MLB: Jack Morris' Candidacy Has No Chance on a Crowded 2014 BallotJanuary 9, 2013
For the 14th time, Jack Morris' Hall of Fame bid fell short. He received 67.7 percent of the vote on this most recent ballot, up from 66.7 percent in 2012. 2014 will be his 15th and final chance to be elected by the writers and his chances will be much slimmer than his his high percentage would suggest.
Morris has his many supporters. Jon Heyman of CBSSports.com is one of his most passionate backers. The Sabermetrics crowd, led by Keith Law of ESPN.com, are quick to point out where his candidacy falls short.
But his best shot to get elected into Cooperstown by the Baseball Writers Association of America may have come and gone with the 2013 election.
Morris has not thrown a pitch in the majors since the 1994 strike. There have been nearly two decades of analyzing and dissecting his numbers. There have years of breaking down his relatively high ERA, seeing how he pitched to the score, debating the value of his post seasons and innings.
The high likelihood of Morris not being elected in 2014 has nothing to do with a change in heart from either side of the debate. People's minds seem to be set.
The crowded ballot of 2014 will most likely drown out the sound of Morris' supporters and he will probably fall just short.
Several writers turned in blank protest ballots for the 2013 vote, including Howard Bryant of ESPN.com. The backlash of blank ballots and a Hall of Fame ceremony with no new living members has already begun, starting with Michael Weiner of the Players Association who called the vote "unfortunate, if not sad." (via CBSSports.com).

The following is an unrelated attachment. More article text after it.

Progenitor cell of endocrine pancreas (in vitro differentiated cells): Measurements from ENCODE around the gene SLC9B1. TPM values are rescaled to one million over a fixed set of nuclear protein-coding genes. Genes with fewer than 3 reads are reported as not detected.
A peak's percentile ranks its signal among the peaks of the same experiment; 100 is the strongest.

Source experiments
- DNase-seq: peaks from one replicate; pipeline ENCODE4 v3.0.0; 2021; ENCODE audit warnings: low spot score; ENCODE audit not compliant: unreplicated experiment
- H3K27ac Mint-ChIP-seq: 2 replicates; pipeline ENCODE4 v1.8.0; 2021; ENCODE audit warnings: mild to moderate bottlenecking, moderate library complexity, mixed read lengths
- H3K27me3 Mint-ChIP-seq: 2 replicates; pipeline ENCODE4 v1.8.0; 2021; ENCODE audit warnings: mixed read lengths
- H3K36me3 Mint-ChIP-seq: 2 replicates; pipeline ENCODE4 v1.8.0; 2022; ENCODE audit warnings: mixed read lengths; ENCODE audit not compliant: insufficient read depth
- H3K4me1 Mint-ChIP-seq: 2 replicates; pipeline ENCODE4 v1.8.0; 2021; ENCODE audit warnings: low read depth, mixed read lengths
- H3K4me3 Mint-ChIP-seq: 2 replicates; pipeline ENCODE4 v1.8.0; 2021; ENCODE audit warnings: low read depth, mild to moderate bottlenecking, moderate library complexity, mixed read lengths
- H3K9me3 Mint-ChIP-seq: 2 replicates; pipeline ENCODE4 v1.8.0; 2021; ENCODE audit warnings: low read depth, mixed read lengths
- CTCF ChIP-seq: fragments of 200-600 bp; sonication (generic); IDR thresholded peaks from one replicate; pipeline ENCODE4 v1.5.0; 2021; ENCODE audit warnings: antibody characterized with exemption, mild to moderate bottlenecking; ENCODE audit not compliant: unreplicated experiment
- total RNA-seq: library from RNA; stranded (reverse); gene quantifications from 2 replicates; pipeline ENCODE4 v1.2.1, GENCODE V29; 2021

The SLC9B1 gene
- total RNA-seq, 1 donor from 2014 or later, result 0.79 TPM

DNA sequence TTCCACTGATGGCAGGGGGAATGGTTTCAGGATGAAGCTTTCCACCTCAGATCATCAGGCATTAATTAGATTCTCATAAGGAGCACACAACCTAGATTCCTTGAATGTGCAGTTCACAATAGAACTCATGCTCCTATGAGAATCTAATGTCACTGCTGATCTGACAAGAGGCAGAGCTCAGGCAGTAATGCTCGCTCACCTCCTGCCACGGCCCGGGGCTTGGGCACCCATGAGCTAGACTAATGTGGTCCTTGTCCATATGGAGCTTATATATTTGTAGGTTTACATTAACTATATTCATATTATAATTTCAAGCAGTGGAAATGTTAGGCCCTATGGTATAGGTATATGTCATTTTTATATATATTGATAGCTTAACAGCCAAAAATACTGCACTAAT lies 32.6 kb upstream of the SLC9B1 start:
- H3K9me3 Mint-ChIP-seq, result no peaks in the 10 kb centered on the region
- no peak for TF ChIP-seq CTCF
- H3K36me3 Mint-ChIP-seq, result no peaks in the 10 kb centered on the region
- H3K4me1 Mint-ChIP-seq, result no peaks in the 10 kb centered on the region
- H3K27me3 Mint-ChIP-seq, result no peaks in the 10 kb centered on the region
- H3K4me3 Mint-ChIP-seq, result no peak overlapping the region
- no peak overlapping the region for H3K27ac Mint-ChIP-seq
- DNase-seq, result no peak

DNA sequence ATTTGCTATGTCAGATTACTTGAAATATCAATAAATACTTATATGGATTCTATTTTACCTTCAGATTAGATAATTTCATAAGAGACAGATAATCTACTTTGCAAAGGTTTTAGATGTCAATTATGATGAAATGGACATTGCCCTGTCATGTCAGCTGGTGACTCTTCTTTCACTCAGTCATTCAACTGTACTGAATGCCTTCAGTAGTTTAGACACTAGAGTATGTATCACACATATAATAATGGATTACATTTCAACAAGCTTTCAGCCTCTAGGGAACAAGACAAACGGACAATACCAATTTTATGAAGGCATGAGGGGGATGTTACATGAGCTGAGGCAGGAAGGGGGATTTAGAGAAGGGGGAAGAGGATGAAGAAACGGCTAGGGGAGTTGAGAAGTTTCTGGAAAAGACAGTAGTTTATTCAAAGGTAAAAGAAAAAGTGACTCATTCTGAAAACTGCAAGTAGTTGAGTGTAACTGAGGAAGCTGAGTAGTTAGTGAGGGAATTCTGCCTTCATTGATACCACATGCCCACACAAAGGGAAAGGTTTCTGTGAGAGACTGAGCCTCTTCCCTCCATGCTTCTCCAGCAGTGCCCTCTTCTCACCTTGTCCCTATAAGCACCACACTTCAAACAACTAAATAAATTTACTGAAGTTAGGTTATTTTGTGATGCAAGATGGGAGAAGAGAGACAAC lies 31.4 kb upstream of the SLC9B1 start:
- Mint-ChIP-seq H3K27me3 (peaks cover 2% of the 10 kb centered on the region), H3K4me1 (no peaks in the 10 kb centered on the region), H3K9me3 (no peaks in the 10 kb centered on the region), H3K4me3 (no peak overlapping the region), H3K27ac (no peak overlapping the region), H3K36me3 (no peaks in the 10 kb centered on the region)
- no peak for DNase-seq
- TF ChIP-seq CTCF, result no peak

The protest has been made and heard, and the likes of Craig Biggio and Mike Piazza were shut out along with Roger Clemens, Barry Bonds, Rafael Palmeiro, Mark McGwire and other PED figures.
Biggio and Piazza are all but guaranteed to make the Hall of Fame in 2014.
2014 will also be the first year for Greg Maddux on the ballot. Even the most hard-hearted voter will put Maddux in. His teammate Tom Glavine will also be on the ballot for the first time. The great Atlanta tandem will get added support because they played in an era of steroids.
Mike Mussina will also be on the ballot. His career may not have been as celebrated as Maddux and Glavine's but he was superb over two different decades.
More voters will scrutinize the merits of Curt Schilling, who in his best years was one of the elite pitchers in the game and was a postseason hero for three franchises.
The worst thing that could ever happen to Jack Morris' Cooperstown push is to be compared to the likes of Glavine, Mussina and Schilling. And having Maddux's glorious numbers fresh in voters' memories will degrade Morris even further.
Frank Thomas will make his debut as a Hall of Fame candidate. While he might be a victim to PED era prejudice, he has not been linked to any scandal and will undoubtedly get a lot of support.
Jeff Kent, another new name, will have supporters and detractors but will certainly capture at least 30 percent of ballots on his first try.
Other candidates like Tim Raines, Jeff Bagwell, Alan Trammell, Edgar Martinez, Larry Walker, Lee Smith and Fred McGriff will have their careers reviewed with 20 percent of the vote supporting some combination.
That is before anyone considers any additional support that Barry Bonds, Sammy Sosa and Roger Clemens might get after a year of a protest vote.
A conservative estimate has four players elected in in 2014: Biggio, Glavine, Maddux and Piazza. Adding Mussina and Thomas would not be a stretch.
A Hall of Fame class of six would mean that 75 percent of the ballots would only have four slots other than those six. And the combination of the above names and a smattering of votes for Luis Gonzalez and Moises Alou and stray odd votes like the four who voted for Steve Finley will begin to add up against Morris.
People have used numbers against Morris in his bid for the Hall of Fame for years now. Well, mathematics might keep him off the 2014 ballot.
After 15 years, there just might not be enough room for him—even if he does have a voter's support.